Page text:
Microsoft Sues TomTom Over Mobile Patents
Microsoft announced that it is suing GPS device vendor TomTom for infringing as many as eight of the software giant's patents. It is also asking a U.S. trade body to get involved to halt sales.
In a brief statement, Horacio Gutierrez, Microsoft deputy general counsel of intellectual property and licensing, said Microsoft had tried to negotiate with TomTom with no luck.
"We have taken this action after attempting for more than a year to engage in licensing discussions with TomTom," Gutierrez's statement said.
"Microsoft has filed an action today in the U.S. District Court for the Western District of Washington and in the [U.S.] International Trade Commission (ITC), against TomTom NV and TomTom, Inc. for infringement of Microsoft patents," he added.
The case does not appear to attack TomTom's use of Linux, although Microsoft executives have repeatedly said in the past that Linux violates Microsoft patents. At one point nearly two years ago, Brad Smith, general counsel for Microsoft and Gutierrez's boss, said Linux vendors were in violation of some 235 Microsoft patents.
Instead, Microsoft's descriptions of the patents involved in the complaints sound relatively generic. These include titles such as "Vehicle Computer System with Open Platform Architecture," "Method and System For Generating Driving Directions," and "Vehicle Computer System with Wireless Internet Connectivity."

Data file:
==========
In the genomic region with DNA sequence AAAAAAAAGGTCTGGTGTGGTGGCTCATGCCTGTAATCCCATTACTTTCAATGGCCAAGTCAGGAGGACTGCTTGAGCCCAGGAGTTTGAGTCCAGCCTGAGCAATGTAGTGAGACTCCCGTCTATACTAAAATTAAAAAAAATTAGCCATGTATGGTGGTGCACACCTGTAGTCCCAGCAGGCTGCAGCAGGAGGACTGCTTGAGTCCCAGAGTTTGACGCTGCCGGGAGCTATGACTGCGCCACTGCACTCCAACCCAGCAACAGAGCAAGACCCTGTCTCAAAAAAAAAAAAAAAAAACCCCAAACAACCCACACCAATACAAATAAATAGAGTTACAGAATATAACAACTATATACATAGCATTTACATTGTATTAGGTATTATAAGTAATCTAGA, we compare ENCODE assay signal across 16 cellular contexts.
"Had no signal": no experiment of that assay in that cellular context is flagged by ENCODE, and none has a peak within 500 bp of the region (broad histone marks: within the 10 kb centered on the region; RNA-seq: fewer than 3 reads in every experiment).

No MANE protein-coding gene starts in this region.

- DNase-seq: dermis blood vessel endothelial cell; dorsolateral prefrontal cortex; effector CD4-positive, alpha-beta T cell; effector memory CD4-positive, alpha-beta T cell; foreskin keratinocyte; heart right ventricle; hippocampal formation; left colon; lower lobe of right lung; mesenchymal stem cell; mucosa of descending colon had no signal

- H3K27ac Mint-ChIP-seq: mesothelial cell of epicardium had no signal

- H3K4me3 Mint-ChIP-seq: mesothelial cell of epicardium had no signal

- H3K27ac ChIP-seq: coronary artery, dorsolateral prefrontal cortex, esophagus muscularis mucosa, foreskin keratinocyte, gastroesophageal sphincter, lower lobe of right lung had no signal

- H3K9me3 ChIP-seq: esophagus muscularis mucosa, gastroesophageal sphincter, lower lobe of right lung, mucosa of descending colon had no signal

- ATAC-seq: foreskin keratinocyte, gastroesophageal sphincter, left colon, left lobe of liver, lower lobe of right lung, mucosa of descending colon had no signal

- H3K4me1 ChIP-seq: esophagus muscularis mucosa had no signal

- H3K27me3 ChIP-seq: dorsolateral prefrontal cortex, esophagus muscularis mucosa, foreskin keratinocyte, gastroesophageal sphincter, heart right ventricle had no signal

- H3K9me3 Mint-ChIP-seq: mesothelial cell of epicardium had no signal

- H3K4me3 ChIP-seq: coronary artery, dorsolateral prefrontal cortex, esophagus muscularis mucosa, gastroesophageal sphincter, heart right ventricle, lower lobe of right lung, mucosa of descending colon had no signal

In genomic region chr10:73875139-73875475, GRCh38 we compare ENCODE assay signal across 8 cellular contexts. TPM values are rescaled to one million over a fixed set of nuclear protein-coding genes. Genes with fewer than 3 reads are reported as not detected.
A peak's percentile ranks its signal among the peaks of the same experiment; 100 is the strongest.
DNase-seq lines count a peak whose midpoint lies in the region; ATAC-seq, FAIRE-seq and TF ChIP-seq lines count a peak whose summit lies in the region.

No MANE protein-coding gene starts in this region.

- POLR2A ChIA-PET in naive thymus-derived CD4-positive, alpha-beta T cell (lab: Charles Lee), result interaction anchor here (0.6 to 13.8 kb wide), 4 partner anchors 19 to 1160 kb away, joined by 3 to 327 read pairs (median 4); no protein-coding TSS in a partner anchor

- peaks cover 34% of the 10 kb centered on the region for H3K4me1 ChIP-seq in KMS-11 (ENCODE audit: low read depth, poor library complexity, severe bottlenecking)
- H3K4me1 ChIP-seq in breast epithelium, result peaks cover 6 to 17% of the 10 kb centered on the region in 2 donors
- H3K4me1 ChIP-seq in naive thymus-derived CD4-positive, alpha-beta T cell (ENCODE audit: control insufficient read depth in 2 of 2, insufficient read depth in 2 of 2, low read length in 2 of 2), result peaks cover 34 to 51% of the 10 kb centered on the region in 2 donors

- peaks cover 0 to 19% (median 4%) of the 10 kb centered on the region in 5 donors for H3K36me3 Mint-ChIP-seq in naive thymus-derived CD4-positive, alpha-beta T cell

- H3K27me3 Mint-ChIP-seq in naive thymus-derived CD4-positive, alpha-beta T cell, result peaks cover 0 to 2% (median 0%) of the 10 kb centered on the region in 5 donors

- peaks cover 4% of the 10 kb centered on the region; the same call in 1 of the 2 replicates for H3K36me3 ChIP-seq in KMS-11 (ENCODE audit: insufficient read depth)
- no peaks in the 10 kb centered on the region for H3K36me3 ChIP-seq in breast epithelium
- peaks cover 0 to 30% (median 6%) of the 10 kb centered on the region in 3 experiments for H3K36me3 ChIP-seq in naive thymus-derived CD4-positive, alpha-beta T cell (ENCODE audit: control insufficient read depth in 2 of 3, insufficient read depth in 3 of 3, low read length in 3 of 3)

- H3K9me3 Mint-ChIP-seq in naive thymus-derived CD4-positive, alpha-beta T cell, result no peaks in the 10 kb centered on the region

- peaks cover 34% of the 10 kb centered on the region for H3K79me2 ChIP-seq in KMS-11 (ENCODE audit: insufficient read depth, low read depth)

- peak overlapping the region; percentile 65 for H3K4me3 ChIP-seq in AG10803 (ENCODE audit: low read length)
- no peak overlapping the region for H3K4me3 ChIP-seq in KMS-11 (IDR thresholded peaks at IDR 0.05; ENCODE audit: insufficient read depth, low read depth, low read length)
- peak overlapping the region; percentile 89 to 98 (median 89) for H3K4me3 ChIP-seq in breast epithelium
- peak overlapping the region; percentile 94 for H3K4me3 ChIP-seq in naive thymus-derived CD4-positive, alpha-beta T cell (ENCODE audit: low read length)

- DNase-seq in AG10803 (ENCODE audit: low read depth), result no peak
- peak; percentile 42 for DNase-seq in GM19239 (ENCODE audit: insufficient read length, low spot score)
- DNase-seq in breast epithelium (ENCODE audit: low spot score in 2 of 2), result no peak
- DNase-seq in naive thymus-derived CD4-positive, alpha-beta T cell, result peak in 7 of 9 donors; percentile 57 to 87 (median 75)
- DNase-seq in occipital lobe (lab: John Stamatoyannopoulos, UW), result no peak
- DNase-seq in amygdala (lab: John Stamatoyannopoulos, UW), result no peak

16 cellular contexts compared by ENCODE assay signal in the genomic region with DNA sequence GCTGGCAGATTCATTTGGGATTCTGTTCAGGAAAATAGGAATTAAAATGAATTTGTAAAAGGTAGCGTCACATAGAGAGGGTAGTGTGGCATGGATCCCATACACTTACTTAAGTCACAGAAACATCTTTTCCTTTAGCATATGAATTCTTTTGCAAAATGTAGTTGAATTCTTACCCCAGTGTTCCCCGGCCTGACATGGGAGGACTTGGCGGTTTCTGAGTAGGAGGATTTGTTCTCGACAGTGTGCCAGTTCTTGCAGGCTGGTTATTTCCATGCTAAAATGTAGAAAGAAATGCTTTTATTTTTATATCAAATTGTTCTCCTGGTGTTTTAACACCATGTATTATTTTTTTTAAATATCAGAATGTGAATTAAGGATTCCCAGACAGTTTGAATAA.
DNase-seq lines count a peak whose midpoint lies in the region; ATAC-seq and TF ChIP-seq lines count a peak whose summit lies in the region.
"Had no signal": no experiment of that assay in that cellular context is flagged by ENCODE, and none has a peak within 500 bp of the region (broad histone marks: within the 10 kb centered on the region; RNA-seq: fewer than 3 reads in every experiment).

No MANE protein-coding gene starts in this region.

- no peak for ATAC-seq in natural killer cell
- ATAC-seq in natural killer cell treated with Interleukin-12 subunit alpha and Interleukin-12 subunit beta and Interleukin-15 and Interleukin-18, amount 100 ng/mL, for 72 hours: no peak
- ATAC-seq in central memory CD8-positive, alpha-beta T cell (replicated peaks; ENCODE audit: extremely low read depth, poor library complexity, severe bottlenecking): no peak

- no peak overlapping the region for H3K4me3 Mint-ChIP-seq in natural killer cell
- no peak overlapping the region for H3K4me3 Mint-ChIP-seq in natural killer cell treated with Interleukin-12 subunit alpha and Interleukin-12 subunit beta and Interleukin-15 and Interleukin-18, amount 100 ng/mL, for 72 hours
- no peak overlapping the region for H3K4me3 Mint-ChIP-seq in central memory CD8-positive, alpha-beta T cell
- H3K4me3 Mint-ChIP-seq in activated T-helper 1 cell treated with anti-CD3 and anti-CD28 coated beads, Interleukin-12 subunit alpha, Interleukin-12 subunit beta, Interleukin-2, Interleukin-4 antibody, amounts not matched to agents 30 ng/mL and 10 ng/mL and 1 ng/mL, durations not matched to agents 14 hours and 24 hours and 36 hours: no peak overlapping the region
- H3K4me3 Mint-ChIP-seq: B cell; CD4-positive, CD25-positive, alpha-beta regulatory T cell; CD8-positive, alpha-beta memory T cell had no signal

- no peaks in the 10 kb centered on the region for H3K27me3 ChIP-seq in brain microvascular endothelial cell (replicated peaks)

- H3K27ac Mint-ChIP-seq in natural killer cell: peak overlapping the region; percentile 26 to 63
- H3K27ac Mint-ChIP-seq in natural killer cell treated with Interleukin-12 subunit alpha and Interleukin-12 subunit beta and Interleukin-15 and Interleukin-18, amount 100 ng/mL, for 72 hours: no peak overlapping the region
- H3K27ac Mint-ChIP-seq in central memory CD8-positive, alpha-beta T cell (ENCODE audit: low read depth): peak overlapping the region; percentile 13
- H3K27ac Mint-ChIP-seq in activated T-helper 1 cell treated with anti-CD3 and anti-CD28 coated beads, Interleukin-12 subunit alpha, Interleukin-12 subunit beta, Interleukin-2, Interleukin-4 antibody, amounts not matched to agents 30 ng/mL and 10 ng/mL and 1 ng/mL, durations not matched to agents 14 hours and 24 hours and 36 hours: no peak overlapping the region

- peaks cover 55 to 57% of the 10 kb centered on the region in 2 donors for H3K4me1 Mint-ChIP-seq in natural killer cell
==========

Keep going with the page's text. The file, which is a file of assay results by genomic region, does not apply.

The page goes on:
Others seem arcane, including one named "Common Name Space for Long and Short Filenames," and another dubbed "Method and System for File System Management Using a Flash-Erasable, Programmable, Read-only Memory."
Under attack are more than a dozen TomTom models sold in the U.S., including TomTom Go, TomTom One, TomTom Rider, and TomTom XL models.
Microsoft is requesting the U.S. court grant it triple damages and an injunction meant to stop TomTom from continuing the alleged infringement. From the ITC, Microsoft is asking for an investigation and the exclusion of all the so-called "accused devices" from the U.S.
An e-mail to TomTom's Amsterdam headquarters was not acknowledged by press time. A call placed to a number listed in the legal filing in Concord, Mass. turned out to be a TomTom tech support line, which was closed for the day.Article courtesy of InternetNews.com.